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O Mensch! Gib acht (Englisch Übersetzung)

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O Mensch! Gib acht

O Mensch! Gib acht!
Was spricht die tiefe Mitternacht?
„Ich schlief, ich schlief -,
Aus tiefem Traum bin ich erwacht: -
Die Welt ist tief,
Und tiefer als der Tag gedacht.
Tief ist ihr Weh -,
Lust - tiefer noch als Herzeleid:
Weh spricht: Vergeh!
Doch alle Lust will Ewigkeit -
- will tiefe, tiefe Ewigkeit!“
 
Zuletzt von CoopysnoopyCoopysnoopy am Mo, 14/05/2018 - 12:06 bearbeitet
Englisch ÜbersetzungEnglisch
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Human being, listen!

Human being, listen!
 
What does the deep midnight say?
 
"I slept, I slept,
 
I awoke from a deep dream:
 
The world is profound,
 
and deeper than the day has realized.
 
Its misery is deep,
 
Joy is deeper still than the heart's sorrow.
 
Misery says: just die!
 
But all joy desires eternity,
 
wants deep, deep eternity!"
 
Danke!
thanked 21 times
Von James SandorJames Sandor am Mi, 25/05/2016 - 18:17 eingetragen
Zuletzt von James SandorJames Sandor am Mi, 22/06/2016 - 10:16 bearbeitet
Kommentare des Autors:

I cannot claim to have produced an excellent poem in English, but I did make it interesting in a few places by using different words than those that are found in the usual translations. "Mensch" really does mean "human being" rather than "man". I think that "misery" is better than "woe" for the German "Weh", and "just die" has more impact than "go" for the German "vergeh". I wanted to be unconventional, and maybe I did something good.

Kommentare
James SandorJames Sandor    Mi, 22/06/2016 - 10:50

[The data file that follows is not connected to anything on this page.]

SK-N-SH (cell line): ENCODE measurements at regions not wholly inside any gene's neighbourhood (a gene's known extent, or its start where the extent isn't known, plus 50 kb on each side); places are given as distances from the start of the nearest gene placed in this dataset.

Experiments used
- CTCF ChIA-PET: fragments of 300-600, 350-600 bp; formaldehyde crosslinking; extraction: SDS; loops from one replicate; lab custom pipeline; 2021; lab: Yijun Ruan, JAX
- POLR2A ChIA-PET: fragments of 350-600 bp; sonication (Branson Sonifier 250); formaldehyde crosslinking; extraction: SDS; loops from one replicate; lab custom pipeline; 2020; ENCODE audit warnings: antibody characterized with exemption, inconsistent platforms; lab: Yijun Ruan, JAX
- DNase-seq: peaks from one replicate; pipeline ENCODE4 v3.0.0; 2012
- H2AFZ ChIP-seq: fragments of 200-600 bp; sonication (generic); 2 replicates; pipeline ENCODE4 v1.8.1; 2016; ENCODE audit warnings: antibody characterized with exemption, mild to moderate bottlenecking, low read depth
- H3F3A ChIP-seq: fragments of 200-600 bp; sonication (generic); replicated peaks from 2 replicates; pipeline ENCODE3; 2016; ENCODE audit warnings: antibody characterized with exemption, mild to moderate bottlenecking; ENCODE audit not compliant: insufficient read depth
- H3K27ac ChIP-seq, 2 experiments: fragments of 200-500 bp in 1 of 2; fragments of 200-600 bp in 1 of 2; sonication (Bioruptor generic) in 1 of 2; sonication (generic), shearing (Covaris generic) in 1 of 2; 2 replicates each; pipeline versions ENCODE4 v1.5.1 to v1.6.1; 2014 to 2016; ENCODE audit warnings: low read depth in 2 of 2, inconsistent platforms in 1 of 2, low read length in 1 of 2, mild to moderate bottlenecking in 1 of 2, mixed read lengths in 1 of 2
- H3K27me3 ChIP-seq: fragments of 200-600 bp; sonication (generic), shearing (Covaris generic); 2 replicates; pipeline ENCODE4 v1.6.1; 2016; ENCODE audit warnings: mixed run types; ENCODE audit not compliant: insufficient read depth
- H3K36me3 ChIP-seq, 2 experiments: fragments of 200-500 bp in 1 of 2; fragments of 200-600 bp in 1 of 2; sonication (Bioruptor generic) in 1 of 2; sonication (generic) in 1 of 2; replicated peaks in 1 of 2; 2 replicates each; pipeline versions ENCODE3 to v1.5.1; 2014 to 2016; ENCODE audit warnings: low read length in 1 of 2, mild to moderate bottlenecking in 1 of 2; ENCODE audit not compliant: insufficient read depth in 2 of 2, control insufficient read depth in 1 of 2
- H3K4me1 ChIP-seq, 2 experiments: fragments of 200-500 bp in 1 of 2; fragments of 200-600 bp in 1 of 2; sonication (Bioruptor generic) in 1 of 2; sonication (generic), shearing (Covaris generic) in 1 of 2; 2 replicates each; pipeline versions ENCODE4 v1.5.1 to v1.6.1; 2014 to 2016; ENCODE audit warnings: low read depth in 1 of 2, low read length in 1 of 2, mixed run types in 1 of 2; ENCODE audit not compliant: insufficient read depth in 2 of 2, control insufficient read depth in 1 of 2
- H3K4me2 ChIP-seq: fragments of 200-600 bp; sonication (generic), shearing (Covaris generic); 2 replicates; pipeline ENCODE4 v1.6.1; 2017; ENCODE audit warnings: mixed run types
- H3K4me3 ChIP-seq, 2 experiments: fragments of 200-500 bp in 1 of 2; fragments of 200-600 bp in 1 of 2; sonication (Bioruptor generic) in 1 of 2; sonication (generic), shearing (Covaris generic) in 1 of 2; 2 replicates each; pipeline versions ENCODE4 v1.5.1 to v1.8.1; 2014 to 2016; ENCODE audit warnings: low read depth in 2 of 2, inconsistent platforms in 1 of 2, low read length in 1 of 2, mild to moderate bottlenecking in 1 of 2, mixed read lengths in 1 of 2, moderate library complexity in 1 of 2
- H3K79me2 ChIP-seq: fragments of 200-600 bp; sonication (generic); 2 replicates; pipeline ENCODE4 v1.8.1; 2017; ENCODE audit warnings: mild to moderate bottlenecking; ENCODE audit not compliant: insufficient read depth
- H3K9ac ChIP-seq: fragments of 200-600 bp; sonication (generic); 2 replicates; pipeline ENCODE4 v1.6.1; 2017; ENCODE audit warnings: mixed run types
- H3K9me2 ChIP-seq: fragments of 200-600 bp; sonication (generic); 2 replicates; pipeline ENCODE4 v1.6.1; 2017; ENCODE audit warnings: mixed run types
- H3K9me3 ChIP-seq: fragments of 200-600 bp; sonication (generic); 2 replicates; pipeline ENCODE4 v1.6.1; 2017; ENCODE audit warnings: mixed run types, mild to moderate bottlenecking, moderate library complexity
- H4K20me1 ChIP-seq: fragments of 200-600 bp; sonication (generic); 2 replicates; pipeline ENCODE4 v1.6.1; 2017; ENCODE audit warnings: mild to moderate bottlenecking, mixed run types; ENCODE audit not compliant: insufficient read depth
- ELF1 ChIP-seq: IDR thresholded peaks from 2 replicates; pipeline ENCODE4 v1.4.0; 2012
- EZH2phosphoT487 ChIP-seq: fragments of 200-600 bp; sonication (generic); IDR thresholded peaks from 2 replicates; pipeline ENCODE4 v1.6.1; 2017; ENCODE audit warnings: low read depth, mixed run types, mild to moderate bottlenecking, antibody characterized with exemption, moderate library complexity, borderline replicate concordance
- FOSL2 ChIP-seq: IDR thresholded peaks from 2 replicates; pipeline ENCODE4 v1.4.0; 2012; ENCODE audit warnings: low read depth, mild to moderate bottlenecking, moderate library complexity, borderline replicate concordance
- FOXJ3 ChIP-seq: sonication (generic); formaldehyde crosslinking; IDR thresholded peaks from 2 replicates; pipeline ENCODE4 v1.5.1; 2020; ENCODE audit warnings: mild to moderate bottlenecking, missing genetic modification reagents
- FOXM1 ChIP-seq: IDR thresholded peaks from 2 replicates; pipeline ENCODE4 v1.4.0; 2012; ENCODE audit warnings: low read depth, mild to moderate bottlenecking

I would like to comment upon the first line of the poem as I have translated it: "Human being, listen!" I am aware that the language I have used is not idiomatic and is rather awkward. But I had trouble finding something better. In the translation of "Also Sprach Zarathustra" by Walter Kaufmann, which I read in my youth, the first line of the poem is rendered "O man, attend!" This would be excellent if "man" meant "mankind"---but in actual fact "Mensch" is singular, not plural. If Nietzsche intended to speak to a single man (as opposed to a woman) he would have written "O Mann, Gib Acht!" Neither "Mann" in German nor "man" in English is appropriate, for by using the word "Mensch" Nietzsche indicated that his reader could be a woman or even a child. One approach would, therefore, be to write "O man, woman, or child, listen!" That is actually an accurate translation but it deviates from the cadence of the original by adding too many words. Still another tactic would be to retain the German word "Mensch" because it is found in Yiddish also, and should be familiar to most Americans who have (for example) seen movies about New York City and its Jewish population. For this reason "mensch" could almost be considered an English word. Then for the first line we could write "Listen, mensch!" or, to follow Kaufmann's example, "O mensch, attend!" I will let you, the reader, decide which of these alternative translations is best---personally, I think I am not satisfied with anything I have tried.

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